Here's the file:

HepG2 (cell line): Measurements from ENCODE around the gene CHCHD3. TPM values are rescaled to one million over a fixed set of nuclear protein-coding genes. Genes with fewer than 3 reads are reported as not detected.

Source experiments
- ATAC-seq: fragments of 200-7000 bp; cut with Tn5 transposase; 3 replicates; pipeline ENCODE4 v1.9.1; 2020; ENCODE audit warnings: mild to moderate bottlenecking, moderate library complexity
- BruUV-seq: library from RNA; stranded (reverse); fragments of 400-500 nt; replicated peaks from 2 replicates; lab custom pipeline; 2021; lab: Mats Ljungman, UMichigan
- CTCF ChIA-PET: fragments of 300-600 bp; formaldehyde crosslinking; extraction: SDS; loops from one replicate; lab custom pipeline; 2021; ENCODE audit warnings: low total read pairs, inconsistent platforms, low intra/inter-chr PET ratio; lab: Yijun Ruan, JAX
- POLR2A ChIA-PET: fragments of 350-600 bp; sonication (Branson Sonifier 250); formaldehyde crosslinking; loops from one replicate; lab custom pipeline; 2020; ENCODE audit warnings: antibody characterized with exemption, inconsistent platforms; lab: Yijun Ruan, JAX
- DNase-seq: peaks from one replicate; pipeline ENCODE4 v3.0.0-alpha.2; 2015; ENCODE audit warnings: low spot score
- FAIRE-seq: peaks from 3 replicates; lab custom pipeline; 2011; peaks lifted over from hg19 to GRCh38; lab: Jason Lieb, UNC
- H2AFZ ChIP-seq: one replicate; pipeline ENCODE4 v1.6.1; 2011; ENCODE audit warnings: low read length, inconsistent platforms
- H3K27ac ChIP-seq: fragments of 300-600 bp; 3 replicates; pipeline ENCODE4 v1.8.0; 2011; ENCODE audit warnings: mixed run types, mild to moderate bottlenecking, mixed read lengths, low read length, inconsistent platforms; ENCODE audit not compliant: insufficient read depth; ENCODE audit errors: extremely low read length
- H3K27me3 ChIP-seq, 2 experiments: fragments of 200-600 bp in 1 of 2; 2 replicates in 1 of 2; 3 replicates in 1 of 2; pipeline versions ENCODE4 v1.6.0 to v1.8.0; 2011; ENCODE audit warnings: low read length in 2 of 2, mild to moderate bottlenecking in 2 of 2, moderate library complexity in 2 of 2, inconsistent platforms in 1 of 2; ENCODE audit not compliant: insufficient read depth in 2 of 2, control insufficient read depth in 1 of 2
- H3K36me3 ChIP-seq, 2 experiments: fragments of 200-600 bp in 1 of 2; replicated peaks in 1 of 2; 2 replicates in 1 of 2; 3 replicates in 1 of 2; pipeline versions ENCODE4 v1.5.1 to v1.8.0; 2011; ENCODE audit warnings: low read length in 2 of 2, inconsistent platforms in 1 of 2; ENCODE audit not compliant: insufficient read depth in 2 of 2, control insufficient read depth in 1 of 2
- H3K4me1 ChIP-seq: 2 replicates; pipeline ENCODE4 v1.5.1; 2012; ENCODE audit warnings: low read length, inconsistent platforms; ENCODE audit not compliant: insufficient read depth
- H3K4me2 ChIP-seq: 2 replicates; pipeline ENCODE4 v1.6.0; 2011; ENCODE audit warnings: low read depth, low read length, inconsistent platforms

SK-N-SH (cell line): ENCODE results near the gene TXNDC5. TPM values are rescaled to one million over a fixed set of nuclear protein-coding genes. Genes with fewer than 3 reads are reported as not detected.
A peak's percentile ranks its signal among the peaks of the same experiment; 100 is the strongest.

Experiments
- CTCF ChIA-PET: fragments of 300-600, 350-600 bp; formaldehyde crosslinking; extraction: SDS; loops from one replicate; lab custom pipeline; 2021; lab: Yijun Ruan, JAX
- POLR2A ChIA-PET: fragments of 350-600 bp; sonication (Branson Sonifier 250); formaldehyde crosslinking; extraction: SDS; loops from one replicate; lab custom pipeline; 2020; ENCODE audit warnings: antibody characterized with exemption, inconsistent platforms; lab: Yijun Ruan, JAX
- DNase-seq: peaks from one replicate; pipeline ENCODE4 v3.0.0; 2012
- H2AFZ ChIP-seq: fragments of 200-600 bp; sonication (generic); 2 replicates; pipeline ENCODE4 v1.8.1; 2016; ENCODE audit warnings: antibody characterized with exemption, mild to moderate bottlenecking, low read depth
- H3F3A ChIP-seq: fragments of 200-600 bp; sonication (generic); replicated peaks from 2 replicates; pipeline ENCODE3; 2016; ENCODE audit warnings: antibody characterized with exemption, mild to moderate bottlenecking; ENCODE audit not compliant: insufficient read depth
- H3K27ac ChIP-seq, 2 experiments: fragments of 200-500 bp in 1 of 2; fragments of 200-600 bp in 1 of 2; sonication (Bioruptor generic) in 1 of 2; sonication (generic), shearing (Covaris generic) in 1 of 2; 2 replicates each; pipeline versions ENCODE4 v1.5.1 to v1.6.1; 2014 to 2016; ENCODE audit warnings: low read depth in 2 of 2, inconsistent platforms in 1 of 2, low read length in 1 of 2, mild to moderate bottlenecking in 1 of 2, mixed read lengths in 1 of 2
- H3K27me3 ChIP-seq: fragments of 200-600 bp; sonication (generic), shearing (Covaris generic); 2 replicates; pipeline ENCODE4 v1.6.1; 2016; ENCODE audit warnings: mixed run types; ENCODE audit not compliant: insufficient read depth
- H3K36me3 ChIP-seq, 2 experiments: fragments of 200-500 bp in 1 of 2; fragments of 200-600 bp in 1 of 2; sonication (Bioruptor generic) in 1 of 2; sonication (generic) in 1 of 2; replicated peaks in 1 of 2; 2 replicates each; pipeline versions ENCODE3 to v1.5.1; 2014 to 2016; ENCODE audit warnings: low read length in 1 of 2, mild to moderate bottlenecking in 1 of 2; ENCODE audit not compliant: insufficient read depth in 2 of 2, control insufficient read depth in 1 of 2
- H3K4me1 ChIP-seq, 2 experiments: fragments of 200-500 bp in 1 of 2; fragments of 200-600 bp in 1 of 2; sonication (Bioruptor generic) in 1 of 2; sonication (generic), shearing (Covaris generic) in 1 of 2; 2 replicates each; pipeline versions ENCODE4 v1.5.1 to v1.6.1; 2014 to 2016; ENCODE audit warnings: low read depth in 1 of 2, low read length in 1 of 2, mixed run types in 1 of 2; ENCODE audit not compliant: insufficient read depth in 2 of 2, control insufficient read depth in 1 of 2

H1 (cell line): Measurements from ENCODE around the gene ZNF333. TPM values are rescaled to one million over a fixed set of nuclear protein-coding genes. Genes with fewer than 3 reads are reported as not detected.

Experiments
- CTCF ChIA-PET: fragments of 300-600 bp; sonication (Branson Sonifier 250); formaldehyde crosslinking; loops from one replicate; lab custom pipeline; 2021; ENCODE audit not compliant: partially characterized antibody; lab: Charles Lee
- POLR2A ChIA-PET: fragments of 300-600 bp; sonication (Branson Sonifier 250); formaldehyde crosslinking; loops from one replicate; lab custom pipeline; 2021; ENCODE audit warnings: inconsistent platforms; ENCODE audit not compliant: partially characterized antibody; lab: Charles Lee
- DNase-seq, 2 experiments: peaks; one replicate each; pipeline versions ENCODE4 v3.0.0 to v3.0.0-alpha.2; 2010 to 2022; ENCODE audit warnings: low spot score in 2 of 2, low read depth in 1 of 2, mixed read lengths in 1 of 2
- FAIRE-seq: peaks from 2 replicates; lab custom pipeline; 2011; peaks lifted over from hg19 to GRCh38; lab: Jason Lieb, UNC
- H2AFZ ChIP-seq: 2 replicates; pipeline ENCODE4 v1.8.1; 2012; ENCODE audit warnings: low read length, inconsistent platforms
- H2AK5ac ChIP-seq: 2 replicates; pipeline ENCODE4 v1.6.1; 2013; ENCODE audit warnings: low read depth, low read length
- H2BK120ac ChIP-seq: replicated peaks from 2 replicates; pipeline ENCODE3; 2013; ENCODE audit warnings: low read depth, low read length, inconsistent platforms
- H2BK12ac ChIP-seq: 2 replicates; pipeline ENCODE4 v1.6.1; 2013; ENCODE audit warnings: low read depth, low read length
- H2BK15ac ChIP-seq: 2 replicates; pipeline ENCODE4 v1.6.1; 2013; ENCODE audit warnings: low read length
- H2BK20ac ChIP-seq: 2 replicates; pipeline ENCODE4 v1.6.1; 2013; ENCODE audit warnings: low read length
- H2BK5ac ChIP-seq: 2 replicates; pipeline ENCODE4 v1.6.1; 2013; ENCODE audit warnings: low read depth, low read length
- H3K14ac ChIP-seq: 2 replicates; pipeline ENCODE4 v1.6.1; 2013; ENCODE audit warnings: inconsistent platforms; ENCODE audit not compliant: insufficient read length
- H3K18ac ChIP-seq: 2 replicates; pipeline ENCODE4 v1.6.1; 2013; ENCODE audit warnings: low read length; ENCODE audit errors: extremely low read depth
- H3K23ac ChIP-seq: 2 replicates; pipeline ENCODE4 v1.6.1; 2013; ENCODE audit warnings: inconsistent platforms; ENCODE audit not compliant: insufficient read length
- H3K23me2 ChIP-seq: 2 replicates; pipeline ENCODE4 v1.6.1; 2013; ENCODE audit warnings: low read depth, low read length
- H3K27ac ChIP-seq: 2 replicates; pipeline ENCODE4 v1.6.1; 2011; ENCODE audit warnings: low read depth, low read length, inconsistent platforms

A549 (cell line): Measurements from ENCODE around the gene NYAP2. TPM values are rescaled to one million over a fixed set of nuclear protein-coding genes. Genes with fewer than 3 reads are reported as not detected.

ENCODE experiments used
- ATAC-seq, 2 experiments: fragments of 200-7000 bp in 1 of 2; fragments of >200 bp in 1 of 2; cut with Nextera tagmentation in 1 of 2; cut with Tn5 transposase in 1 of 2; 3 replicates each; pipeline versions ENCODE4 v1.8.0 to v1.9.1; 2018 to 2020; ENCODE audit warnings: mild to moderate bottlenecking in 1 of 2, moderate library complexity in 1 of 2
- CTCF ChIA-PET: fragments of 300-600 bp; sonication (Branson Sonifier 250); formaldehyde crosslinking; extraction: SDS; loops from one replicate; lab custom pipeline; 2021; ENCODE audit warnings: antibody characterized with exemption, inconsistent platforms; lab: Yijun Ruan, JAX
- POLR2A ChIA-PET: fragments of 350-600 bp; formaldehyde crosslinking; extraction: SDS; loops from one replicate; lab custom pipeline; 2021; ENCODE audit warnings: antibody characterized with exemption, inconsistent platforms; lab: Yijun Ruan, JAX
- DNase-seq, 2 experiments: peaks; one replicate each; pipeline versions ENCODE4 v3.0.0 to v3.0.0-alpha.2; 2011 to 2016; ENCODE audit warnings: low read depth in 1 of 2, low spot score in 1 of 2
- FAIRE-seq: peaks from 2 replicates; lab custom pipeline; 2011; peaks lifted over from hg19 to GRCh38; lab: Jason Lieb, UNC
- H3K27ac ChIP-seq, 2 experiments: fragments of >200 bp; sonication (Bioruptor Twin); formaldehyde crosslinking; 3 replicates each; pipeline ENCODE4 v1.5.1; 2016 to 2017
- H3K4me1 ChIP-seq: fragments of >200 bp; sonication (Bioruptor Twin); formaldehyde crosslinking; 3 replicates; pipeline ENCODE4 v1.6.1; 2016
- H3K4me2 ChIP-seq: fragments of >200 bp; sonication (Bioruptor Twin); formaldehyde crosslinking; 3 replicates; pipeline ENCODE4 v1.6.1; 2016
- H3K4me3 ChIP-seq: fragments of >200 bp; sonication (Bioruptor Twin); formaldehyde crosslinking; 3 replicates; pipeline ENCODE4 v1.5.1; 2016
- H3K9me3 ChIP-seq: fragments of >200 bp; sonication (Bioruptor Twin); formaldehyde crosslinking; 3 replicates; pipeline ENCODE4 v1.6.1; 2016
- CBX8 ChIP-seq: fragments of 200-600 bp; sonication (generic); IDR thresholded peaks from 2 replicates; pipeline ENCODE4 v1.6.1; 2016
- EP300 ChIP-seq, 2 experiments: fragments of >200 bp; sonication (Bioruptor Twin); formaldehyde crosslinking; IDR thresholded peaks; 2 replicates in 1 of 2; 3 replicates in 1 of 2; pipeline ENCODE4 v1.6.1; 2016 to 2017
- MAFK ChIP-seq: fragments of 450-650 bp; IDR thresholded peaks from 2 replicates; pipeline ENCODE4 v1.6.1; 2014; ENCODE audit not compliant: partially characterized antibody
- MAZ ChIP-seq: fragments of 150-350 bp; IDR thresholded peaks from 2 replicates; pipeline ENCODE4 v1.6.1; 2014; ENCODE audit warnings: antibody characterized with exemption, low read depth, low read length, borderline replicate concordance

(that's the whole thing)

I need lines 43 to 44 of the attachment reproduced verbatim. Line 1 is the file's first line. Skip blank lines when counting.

- H3K23me2 ChIP-seq: 2 replicates; pipeline ENCODE4 v1.6.1; 2013; ENCODE audit warnings: low read depth, low read length
- H3K27ac ChIP-seq: 2 replicates; pipeline ENCODE4 v1.6.1; 2011; ENCODE audit warnings: low read depth, low read length, inconsistent platforms